Having a successful draft isn’t just about coming away with a bunch of players you like and expect to do well this year. It’s about building a team for the long haul. It’s about building a team strong enough and deep enough, that you can withstand almost anything. Sitting on a slow-starting Matt Forte? That’s okay. Your receivers are putting up killer points right now to help you weather the storm. Demaryius Thomas not earning his keep? No problem. You’re deep at the running back position and were smart about your choice at tight end. Despite some early shortcomings, you’re still covered because you listened to the advice you solicited, you had a strong game plan and you walked out of your draft with your head held high.

But maybe that’s too utopian for you. Maybe you failed to heed the sage advice of those who do this for a living and you took a quarterback or tight end too early and have no depth at the positions that matter most. Maybe your draft room zigged when you thought everyone was going to zag, you panicked and took a guy way too early thus slighting yourself elsewhere. Maybe you got swept up in the raging river of injuries that crushed so many in Week 2 that your roster is littered with an array of season-ending IR candidates.

Or maybe you just have that sickness that compels fantasy owners to excessively trade and blindly turn over their rosters at every chance they get.

::dramatic pause, stares into the eyes of those guilty of that last statement::

Whatever the case may be, trading is always a huge part of the fantasy game. Everyone loves to talk deal and in some cases, may follow through with their continuous trade banter. But please, people – for the sake of sanity, both yours and mine, take the appropriate time necessary to actually think your deals through. Don’t just think about how a particular deal will help you in the now. Think about how it’s going to help….or in a lot of cases, hurt….you in the long run.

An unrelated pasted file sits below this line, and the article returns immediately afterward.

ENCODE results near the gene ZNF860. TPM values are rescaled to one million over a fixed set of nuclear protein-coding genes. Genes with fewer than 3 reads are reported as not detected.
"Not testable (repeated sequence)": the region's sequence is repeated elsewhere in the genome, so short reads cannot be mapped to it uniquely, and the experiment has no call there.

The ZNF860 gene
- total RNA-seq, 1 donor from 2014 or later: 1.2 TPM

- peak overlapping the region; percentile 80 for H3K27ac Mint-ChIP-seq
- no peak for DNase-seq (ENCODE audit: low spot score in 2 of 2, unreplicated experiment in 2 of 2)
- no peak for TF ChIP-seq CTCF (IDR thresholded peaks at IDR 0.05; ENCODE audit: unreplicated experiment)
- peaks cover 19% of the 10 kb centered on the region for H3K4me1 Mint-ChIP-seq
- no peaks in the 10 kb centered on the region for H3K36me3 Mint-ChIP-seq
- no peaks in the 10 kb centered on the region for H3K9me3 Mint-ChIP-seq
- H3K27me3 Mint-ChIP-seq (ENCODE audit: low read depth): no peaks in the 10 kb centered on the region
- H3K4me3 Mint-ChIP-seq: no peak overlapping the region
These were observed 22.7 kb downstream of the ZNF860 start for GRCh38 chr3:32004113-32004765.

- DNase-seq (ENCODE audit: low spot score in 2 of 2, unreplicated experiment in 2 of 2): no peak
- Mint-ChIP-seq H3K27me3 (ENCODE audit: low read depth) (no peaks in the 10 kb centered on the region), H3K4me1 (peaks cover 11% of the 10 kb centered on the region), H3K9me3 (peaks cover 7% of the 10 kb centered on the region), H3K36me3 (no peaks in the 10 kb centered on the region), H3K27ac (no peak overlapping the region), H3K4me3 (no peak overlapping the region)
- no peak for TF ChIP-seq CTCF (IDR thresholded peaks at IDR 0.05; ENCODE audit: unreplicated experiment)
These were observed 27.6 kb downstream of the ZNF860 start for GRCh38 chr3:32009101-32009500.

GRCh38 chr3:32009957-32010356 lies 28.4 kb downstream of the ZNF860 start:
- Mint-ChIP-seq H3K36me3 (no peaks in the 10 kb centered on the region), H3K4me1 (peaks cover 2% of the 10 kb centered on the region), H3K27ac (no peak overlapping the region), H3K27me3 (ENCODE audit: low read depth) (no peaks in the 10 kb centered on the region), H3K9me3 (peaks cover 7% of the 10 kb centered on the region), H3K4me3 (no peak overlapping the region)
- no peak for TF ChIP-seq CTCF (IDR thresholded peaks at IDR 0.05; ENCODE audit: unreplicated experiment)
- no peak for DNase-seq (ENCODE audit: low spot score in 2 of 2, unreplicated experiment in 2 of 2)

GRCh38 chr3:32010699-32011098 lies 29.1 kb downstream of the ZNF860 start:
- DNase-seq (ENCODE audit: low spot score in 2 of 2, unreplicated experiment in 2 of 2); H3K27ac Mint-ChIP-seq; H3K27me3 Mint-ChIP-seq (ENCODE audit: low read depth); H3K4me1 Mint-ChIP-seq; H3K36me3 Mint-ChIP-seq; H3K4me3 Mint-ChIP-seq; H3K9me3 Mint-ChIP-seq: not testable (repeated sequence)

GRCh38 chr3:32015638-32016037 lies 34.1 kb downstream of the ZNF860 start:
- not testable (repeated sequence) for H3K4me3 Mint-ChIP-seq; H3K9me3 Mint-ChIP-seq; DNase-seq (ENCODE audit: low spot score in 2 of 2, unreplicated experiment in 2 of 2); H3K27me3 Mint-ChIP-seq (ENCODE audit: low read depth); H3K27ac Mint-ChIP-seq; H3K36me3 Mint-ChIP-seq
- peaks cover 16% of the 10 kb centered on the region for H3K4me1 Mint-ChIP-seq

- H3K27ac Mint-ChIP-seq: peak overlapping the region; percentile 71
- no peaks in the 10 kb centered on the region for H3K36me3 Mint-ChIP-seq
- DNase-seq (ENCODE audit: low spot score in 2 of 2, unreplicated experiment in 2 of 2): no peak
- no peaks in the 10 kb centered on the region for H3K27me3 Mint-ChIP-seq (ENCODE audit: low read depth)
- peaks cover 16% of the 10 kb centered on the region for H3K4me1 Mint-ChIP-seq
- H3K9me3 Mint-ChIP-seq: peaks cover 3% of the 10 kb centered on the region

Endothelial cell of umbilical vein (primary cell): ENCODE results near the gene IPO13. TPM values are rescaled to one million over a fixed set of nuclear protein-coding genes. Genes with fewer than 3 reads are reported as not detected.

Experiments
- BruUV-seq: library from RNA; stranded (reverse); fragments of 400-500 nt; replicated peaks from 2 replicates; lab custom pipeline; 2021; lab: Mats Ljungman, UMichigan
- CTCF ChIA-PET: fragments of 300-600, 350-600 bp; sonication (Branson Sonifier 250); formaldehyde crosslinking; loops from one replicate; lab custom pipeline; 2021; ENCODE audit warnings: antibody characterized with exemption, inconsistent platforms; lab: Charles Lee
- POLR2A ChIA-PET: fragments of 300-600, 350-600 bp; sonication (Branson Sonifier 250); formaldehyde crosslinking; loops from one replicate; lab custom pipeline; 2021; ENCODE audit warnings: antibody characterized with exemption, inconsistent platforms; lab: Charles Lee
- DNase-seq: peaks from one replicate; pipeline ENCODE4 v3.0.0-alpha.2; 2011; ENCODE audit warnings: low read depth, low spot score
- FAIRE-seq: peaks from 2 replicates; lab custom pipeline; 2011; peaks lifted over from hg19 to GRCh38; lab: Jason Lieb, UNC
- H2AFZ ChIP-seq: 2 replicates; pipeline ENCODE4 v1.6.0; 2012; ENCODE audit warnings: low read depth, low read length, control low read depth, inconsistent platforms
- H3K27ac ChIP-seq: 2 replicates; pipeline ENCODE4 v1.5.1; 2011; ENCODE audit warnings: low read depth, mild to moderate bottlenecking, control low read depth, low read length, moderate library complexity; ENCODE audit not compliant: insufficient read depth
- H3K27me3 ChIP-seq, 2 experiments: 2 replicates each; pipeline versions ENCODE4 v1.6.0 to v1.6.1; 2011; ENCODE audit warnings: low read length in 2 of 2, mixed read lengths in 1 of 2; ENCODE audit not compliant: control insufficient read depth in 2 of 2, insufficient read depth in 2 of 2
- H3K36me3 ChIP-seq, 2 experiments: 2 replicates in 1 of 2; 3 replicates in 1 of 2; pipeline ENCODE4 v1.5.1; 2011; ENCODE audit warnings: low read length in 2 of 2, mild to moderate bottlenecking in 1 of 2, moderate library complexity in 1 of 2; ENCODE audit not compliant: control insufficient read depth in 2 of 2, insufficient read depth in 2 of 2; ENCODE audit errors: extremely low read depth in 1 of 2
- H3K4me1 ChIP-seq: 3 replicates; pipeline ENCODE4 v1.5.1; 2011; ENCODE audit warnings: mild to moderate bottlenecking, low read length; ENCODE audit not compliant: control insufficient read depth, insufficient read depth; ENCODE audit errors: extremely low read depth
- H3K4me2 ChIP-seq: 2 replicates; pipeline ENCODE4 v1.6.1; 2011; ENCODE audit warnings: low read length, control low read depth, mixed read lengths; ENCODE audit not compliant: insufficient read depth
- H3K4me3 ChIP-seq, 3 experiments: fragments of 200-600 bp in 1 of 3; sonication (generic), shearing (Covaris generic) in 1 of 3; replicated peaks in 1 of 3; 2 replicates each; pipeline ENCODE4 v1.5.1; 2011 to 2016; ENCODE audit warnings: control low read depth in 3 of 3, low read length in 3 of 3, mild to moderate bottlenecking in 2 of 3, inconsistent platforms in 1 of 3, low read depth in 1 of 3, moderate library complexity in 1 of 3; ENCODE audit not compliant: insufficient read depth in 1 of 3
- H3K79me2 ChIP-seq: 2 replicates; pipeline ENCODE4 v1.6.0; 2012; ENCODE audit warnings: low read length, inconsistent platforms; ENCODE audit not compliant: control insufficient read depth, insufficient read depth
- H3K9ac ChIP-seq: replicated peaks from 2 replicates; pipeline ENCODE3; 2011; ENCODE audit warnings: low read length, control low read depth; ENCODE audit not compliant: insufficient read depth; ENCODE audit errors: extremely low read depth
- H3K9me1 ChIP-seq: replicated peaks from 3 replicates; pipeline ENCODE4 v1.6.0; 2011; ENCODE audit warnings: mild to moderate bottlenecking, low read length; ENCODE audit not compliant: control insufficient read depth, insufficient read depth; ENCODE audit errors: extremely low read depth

All too often we see deals made that just boggle the mind. If you’re short at running back, don’t trade your best back for another back and a good wide receiver. Don’t trade away starters from your roster to shore up your bench depth. If you trade a superstar, you either get a superstar in return or multiple guys just one tier below.

And for crab’s sake, people --- STOP SELLING LOW!

Seriously, and I can’t stress this enough – if you’re going to sell a high-end player, you don’t do it after a bad week. Personally, I wouldn’t be trading my first or second-round pick just three weeks into the season, but if you are so compelled to make such a rash move, you don’t do it after he puts up a crappy week for you. Think about it. Who’s more likely to fetch you a bigger return – a guy coming off a 12-catch, 154-yard, two-touchdown game or a guy who just caught one pass on six targets for 18 yards?

It may sound like common sense, but there are far too many people out there with their hand on the panic button. Jordy Nelson catches five passes for 59 yards? Time to trade him. Demaryius Thomas has just one touchdown in three games with no 100-yard games? Dump him. Matt Forte has no touchdowns? Drop him like a hot rock. Again, it may sound stupid to some of you, but these are the cries of the masses and these cries need to be stifled.

It’s not that you can’t or even shouldn’t deal these players away, but if you’re going to , you need to wait until they bust out. You have to learn to let go at the appropriate time. If you feel the need to trade Nelson, then you do it the day after he hauls in 209 yards and a touchdown, not 59 yards and bupkus. If you start offering up a superstar after a lousy week, you’re not getting superstar return value. Plain and simple.

 And what’s worse is that at some point, you’re going to get so frustrated over not making a deal that you’re going to accept one of the crappy offers that comes your way. You’re going to trade out of weakness and desperation and someone like me is going to keep throwing lowball offers at you until you accept my offer of 60-cents on the dollar. And then when I’m sitting in the winner’s circle at the end of the season, that’s you over there, scratching your head, wondering where the heck you went wrong.

Buy low. Sell high. If you need to make it your mantra and say it over and over, then do it. Selling low is your fast-track to Loserville – population: you.